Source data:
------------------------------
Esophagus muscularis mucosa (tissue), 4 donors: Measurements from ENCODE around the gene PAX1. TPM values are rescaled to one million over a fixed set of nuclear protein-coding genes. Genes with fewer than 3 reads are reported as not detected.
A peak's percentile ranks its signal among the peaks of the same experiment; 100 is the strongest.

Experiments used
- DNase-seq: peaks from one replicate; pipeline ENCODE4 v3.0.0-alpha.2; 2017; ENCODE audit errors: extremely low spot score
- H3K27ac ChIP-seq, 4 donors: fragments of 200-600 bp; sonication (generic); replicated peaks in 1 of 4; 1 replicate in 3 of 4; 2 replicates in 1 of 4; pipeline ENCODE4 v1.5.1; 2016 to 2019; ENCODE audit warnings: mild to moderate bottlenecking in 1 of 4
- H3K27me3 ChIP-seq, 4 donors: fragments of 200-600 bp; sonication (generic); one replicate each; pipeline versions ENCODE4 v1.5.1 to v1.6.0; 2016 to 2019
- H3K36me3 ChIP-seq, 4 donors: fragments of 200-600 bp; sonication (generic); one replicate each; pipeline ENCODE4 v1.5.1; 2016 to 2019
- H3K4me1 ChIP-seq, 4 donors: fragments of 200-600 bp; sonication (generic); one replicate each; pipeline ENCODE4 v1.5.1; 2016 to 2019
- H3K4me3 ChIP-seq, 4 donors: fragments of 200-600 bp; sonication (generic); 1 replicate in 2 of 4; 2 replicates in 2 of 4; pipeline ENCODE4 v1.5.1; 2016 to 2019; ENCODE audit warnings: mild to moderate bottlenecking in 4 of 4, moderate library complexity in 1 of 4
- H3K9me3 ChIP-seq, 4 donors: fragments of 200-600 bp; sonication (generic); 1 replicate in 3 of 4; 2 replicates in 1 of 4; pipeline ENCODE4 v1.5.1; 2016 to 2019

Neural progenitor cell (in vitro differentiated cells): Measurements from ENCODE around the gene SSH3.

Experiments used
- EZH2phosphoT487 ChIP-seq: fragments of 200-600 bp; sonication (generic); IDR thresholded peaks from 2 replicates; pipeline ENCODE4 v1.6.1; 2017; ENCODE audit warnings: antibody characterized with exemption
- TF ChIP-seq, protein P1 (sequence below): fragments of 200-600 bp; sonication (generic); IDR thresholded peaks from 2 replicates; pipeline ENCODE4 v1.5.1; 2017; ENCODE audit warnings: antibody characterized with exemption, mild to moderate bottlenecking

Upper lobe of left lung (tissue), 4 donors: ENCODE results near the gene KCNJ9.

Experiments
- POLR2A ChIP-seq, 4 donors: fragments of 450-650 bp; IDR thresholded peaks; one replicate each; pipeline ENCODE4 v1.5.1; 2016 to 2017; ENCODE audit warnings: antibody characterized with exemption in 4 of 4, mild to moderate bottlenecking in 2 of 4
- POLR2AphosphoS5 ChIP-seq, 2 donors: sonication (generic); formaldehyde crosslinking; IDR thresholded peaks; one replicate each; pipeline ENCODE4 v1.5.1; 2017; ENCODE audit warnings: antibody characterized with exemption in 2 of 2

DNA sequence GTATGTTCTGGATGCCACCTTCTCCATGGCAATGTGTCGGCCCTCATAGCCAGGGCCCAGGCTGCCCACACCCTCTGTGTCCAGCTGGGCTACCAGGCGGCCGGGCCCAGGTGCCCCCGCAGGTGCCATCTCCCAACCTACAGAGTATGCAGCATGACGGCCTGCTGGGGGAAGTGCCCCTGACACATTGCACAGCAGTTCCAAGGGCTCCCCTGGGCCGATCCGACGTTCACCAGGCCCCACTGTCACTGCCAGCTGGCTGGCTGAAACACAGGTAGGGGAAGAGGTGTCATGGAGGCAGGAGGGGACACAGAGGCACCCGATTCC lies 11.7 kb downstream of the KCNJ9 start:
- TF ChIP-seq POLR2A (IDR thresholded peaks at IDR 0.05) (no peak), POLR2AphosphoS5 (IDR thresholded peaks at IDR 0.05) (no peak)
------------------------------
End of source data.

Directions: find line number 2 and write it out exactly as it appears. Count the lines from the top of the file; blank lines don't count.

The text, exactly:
A peak's percentile ranks its signal among the peaks of the same experiment; 100 is the strongest.